Prime minister describes first shooting at freedom of speech event as a terrorist attack
Bullet holes seen in the window and door of Krudttonden cafe after shots were fired during a discussion meeting about art, blasphemy and free speech in Copenhagen. One person was killed. Photograph: EPA
Forensic police officers work at the area around a cultural centre in Copenhagen, Denmark, where unidentified gunmen killed at least one person and wounded several police officers after opening fire. Photograph: Claus Bjorn Larsen/AFP/Getty Images
Police forensic specialists investigate at the scene of the first shooting in Copenhagen. Police said on Sunday the suspected gunman in two shooting attacks in the city had been shot dead. Photograph: EPA
Danish police shot and killed a man in Copenhagen on Sunday they believe was responsible for two deadly attacks at an event promoting freedom of speech and on a synagogue.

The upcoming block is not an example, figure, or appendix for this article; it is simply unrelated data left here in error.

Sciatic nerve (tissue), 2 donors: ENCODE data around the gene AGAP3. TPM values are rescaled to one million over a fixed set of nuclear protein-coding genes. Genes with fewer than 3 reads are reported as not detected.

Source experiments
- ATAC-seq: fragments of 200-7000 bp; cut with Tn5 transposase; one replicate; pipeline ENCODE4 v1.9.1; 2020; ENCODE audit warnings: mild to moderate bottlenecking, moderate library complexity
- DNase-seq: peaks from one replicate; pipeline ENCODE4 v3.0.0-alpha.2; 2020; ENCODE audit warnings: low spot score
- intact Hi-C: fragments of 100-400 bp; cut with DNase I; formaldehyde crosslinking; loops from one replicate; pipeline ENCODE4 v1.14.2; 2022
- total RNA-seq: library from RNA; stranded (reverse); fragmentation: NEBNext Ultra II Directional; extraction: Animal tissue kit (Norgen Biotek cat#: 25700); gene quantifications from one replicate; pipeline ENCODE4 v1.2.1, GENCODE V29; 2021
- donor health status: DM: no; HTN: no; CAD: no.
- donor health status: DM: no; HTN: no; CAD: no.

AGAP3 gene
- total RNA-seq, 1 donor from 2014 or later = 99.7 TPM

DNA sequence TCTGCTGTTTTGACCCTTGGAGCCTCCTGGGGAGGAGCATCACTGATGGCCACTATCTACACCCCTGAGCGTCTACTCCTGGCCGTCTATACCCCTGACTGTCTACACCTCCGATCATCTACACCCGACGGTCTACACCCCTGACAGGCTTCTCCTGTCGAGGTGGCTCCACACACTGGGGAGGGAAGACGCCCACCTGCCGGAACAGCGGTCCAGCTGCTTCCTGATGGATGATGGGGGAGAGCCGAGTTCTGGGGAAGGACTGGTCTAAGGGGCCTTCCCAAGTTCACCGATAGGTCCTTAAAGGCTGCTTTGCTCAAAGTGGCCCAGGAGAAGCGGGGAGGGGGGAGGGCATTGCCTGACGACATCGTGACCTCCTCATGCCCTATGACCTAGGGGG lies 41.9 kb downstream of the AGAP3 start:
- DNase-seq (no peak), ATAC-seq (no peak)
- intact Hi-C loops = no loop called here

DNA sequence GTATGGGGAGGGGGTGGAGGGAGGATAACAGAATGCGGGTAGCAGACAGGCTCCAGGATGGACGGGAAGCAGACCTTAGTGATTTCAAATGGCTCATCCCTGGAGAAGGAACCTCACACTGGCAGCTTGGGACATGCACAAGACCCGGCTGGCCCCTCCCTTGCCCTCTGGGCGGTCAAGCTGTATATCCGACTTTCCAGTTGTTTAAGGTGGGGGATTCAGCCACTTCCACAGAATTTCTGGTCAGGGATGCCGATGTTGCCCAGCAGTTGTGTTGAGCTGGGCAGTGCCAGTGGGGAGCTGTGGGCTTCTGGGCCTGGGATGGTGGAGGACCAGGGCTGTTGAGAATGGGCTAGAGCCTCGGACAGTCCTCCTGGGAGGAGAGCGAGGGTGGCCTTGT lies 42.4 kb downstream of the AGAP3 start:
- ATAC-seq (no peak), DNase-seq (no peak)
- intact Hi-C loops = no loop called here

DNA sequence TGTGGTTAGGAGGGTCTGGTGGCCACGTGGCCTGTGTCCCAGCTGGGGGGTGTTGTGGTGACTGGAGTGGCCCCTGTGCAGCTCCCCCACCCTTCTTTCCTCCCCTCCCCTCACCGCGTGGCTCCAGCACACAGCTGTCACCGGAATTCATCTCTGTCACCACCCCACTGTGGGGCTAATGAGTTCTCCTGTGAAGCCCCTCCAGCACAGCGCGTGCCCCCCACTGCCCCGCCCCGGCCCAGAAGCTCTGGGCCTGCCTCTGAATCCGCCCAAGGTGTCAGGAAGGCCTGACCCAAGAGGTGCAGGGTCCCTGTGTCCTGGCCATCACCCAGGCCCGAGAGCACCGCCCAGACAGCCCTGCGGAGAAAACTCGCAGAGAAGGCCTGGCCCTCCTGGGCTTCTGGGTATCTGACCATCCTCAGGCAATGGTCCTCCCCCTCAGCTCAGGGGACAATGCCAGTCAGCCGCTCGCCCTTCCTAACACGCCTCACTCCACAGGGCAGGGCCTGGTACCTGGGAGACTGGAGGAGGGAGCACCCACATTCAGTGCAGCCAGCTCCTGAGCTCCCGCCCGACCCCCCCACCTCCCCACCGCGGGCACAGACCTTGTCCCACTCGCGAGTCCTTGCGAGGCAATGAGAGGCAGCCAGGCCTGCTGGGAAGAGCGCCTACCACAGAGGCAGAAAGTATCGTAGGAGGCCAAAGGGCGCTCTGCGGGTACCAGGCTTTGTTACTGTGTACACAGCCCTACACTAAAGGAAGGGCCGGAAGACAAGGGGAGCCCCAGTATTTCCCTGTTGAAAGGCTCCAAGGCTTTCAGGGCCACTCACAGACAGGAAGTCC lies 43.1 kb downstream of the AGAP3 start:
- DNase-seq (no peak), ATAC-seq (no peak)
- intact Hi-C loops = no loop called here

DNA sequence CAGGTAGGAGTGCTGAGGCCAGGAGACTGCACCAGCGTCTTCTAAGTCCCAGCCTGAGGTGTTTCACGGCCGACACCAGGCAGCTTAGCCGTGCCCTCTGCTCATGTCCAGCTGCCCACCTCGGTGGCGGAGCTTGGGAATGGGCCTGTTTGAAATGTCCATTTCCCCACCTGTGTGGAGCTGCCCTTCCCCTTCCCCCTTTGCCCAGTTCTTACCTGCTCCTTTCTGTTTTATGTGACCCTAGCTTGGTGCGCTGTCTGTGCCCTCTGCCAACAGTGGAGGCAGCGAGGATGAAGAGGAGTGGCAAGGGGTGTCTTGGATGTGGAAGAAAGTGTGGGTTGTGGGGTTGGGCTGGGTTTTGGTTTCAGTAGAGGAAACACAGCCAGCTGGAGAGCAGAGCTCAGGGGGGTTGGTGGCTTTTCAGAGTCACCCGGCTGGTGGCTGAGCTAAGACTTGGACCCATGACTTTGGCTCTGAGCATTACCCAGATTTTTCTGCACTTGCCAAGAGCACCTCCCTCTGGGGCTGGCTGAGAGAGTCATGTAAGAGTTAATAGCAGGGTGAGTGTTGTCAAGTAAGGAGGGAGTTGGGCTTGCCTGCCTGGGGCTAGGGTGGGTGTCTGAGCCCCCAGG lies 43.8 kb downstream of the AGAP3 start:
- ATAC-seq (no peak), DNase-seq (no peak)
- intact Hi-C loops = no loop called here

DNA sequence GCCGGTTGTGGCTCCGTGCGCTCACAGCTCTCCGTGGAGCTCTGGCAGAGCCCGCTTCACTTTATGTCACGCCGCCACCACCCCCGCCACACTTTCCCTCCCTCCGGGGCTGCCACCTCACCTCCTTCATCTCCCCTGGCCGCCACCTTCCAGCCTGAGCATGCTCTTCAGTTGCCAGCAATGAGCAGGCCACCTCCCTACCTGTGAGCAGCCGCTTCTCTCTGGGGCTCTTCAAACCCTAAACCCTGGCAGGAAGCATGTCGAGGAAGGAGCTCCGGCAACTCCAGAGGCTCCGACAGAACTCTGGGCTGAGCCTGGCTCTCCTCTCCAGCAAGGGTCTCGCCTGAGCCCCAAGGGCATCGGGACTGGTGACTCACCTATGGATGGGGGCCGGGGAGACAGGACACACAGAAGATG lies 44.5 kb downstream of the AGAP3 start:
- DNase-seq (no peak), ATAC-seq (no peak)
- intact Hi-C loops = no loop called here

Denmarks spy chief Jens Madsen said the gunman was known to the intelligence services prior to the shooting and probably acted alone. He did not elaborate.
We cannot yet say anything concrete about the motive … but are considering that he might have been inspired by the events in Paris some weeks ago, Mr Madsen told a news conference.
The prime minister described the first shooting, which bore similarities to an assault in Paris in January on the office of weekly newspaper Charlie Hebdo, as a terrorist attack.
Two civilians died in Saturdays attacks and five police were wounded. One man died in the first shooting, in a cafe hosting Swedish artist Lars Vilks, who has been threatened with death for depicting the Prophet Mohammad in cartoons. Another died in an attack on a synagogue close by.
Islamist gunmen attacked a Jewish supermarket in Paris two days after the Charlie Hebdo attack. Danish police had launched a massive manhunt with helicopters roaring overhead and an array of armoured vehicles on the usually peaceful streets of
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